More from Jennifer Crusie
Published: June 7, 2004
|Jennifer Crusie is the author of 15 romance novels, including Bet Me (2004), Faking It (2002), Fast Women (2001) and Welcome to Temptation (2000). The original How I write interview with Jennifer Crusie appeared in the July issue of The Writer . |
Here are some additional topics that Jennifer talked about during her interview.
One of the biggest influences was probably Dorothy Parker. Jane Austen, certainly. …I didn't read a lot of romances before I started writing them. The ones that I did read, I didn't realize were romances. I came out of left-field into the [genre] and then found Patricia Gaffney, Susan Elizabeth Phillips and Judith Ivory.
…But I think more than anything, it's just culture in general. Movies influence me and TV influences me … I've learned a lot watching Joss Whedon's stuff--Buffy the Vampire Slayer and Angel--because he does so many interesting things with metaphor. With an MFA, I had a strong training in literary fiction, and you look at some of the things [on TV] and they're so over the top you think that can't possibly work, but it actually works because it is over the top.
What a lot of the pop culture things do, especially things that really swing wide like Whedon, is act as an anti-toxin to the background of literary fiction that wants you to be detached and ironic and never become melodramatic and sweeping. But that's where all the fun is, and that's what I'm learning.
With Bet Me, I really did think my career was going to be over, because it's very much a fairy tale. Very much an over-the-top true love romance. And I knew critics were going to savage me for it. But that's the way the book was writing; the book has an integrity of its own. And there's just a point where you say, "well, they'll just have to come after me," because this is the way the book needs to be written. And that was fun. It felt wonderful not to have that weight crushing down on you--"be careful because they'll come for you." Because let's face it, they're going to come for you anyway.
Every book is different. If I'm doing a book on con men, I'll get every book out of the library or from Amazon that I can find on con men. There's usually something physical in the book, something tangible, like snow globes--or right now the book is Mexican folk art--and I'll collect that and have that sitting around.
I don't do a lot of revising as I go. I often go back and read what I've written the day before, because that helps put me back in the rhythm. If I see anything obvious, I'll fix it, but the revision process is really [for when] the discovery draft is done. At that point I start --that's when all the left-brain stuff comes in--and I start looking at turning points and counting how many pages I have between turning points. Not because I think there's a set rule, but just because if you have 150 pages before your first turning point, your pacing is gone. And I'll know that while that turning point has to be in there, I have to move it up some way. And a lot of times it's by cutting--the first act is often so full of explanations and a lot of exposition--you have to pull all of that out. At that point I'm looking at the turning points as markers, as far as this is where the pace should pick up, this is where the stakes should get higher.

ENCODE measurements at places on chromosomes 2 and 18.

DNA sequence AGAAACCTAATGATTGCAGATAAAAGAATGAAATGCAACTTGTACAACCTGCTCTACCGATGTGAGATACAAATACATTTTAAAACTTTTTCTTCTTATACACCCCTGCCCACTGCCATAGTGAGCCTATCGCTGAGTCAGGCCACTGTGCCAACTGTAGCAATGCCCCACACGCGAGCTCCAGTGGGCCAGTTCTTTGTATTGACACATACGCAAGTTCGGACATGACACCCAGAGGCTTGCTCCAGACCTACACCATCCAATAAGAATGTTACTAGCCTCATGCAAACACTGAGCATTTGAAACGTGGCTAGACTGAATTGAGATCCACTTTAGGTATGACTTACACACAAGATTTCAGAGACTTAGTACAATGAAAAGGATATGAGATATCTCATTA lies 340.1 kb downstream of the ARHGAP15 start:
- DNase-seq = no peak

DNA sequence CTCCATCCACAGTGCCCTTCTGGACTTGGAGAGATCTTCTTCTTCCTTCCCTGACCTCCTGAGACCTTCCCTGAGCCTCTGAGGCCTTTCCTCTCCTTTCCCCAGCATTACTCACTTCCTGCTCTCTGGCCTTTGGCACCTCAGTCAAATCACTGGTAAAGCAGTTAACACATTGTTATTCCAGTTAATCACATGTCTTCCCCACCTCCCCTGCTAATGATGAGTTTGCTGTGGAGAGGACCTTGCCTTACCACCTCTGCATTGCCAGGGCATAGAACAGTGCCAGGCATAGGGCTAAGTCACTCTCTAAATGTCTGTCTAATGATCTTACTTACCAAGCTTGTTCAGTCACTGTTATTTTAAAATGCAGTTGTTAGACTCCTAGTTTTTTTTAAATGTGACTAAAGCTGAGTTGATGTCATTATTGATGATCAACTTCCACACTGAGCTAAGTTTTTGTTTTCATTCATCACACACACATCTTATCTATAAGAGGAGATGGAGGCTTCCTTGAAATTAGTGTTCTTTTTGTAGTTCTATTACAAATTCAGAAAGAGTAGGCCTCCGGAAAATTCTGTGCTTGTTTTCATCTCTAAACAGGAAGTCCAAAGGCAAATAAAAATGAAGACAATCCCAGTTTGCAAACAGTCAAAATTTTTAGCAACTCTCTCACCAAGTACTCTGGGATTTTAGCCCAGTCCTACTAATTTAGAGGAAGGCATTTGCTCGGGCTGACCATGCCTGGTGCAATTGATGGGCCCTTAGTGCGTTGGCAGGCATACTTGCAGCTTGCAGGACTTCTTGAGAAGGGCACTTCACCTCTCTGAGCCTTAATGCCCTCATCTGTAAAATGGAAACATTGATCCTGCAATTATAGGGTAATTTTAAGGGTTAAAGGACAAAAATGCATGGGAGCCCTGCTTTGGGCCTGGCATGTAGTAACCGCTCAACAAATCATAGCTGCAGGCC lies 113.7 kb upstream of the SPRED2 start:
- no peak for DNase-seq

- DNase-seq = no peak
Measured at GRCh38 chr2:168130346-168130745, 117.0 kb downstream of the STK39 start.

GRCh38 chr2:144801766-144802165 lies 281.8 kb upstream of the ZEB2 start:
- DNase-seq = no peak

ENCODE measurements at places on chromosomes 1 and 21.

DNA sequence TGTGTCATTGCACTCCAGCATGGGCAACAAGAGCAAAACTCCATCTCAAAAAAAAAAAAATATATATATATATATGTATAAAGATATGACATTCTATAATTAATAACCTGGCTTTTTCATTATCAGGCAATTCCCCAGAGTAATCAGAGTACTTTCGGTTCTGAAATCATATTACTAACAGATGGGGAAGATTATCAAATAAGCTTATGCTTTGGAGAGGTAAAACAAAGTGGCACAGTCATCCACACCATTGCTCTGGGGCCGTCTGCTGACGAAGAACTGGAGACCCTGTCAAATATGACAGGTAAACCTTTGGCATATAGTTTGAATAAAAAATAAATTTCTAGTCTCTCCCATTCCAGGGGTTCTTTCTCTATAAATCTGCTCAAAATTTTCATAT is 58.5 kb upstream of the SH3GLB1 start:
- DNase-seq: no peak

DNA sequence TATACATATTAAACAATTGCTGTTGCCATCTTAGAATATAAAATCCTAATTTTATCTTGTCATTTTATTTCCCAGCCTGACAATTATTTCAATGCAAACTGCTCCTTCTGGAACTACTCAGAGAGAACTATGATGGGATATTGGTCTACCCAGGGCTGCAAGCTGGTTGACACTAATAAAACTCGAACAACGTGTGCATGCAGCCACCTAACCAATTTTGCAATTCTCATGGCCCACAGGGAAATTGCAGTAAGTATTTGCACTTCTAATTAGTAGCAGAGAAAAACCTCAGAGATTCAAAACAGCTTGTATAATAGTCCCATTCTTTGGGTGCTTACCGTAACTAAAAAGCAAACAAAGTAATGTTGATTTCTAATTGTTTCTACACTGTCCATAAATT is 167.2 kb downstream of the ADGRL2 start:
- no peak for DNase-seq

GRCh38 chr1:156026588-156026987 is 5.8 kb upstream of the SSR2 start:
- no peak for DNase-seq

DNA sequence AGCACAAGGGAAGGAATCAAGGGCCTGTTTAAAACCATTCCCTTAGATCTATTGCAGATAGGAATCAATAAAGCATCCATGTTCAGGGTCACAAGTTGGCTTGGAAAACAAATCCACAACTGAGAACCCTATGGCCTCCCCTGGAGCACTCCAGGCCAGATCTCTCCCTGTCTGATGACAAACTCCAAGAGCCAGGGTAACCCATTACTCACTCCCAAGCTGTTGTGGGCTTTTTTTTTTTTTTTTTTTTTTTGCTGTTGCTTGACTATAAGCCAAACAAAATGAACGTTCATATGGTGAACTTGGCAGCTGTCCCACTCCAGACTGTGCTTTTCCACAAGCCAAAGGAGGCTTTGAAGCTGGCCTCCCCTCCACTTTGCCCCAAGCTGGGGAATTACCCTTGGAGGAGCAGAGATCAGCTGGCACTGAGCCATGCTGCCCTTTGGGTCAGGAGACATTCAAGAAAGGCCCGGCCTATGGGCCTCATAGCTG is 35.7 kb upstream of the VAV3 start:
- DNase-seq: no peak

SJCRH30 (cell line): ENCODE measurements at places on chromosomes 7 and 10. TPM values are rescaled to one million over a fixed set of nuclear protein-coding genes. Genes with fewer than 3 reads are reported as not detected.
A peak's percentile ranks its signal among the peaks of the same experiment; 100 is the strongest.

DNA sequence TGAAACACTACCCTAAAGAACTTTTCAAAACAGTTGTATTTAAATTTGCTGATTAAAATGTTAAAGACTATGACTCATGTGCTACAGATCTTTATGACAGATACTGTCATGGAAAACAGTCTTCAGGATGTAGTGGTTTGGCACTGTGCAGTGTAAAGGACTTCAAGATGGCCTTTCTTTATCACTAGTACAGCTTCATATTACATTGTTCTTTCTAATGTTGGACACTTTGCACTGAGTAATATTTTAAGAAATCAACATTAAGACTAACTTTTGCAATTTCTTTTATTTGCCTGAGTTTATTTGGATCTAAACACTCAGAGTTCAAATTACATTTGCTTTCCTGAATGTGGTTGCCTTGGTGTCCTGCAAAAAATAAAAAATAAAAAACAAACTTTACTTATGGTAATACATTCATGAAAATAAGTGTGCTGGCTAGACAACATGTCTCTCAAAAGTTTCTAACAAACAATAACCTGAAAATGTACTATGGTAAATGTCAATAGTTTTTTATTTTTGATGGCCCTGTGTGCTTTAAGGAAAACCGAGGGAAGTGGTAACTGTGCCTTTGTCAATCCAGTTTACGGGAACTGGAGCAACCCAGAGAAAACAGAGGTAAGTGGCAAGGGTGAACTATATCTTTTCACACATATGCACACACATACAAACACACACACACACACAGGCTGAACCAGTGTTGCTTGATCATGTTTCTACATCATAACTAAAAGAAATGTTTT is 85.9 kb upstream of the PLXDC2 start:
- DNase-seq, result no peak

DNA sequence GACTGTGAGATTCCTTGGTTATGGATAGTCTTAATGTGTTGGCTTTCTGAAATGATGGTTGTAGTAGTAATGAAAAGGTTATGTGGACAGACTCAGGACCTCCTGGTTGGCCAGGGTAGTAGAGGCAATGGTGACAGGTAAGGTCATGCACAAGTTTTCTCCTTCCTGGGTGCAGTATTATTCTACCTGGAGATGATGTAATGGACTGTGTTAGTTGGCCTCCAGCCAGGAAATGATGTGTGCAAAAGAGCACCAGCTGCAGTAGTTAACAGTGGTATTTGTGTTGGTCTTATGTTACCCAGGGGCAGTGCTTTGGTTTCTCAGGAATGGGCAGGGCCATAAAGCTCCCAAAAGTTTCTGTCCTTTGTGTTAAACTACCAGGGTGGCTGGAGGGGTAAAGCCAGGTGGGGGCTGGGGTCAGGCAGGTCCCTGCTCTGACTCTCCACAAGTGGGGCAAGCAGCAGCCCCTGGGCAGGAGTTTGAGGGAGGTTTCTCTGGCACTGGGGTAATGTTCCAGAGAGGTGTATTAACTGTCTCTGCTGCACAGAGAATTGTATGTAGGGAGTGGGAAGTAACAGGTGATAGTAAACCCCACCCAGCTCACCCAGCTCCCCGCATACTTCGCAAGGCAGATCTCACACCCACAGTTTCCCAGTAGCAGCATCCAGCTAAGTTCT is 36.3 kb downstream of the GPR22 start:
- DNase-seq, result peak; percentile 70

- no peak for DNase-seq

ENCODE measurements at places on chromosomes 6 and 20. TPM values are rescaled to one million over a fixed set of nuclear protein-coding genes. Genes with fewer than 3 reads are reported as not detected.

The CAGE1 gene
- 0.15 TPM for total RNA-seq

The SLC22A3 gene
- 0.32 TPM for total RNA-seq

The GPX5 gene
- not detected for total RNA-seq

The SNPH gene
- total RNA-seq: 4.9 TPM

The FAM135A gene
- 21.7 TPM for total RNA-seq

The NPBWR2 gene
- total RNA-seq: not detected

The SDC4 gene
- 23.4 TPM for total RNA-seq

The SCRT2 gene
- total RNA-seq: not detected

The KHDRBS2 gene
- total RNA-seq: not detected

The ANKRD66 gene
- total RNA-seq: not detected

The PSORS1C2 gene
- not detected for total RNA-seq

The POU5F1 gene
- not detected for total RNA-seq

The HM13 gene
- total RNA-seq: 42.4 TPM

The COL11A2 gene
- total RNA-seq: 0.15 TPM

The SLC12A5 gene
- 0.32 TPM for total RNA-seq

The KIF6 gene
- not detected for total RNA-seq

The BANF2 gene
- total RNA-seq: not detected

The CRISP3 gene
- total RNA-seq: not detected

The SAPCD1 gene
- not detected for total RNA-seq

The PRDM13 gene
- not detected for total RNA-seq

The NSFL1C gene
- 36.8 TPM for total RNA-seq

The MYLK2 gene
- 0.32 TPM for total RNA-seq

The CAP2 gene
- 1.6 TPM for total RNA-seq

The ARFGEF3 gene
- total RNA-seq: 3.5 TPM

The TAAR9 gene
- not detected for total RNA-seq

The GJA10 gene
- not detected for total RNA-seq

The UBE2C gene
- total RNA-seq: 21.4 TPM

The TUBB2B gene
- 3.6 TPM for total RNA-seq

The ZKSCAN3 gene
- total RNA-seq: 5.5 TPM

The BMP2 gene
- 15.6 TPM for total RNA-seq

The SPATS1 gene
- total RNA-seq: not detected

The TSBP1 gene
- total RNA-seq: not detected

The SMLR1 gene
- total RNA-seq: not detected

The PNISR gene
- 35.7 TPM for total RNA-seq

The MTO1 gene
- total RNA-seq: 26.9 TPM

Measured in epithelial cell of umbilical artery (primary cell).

I start looking at individual scenes, especially scenes that don't seem to be working. Who's the protagonist? Who's the antagonist? Does it arc? All that analytical left-brain application that will focus all the great right-brain stuff that I sort of threw up into the computer. And so I do a lot of that and it takes a long, long time.
I do--I've never counted, because it's hard to count on the computer how many revisions you've done--but at least two dozen--I think a lot of times more than that.
Then after that when I'm polishing, I do one [revision] where I just look for 'ly' words because I love adverbs, so I go through and take out all the adverbs I can.
I do one where I read it aloud. It takes a while, and it's horrible to read it out loud--I hate the sound of my stuff being read--but that's where …you find the places where you're explaining too much. You find places where the rhythm is so off that it doesn't sound real anymore.
I'll go back and do another revision for every speaking part in the book. I will read every scene that person is in from that person's point of view to make sure that there's no place where that person's saying, "Tell us, Chauncy, how you felt about that," instead of having a real reason to speak, so that they're all three dimensional. There's just a mass of [revisions] that I go through.
Pay no attention to market trends because it's not going to do you any good to study them anyway. By the time you've identified a market trend, and then written a book and sold it to somebody, and then they've put it into production--even if everything goes beautifully--it'll be 2 years after you've spotted that trend at which point everybody will be writing those and no one will be reading them, because it's been done. So, as Polonius said, "to thine own self be true."
--Posted June 7, 2004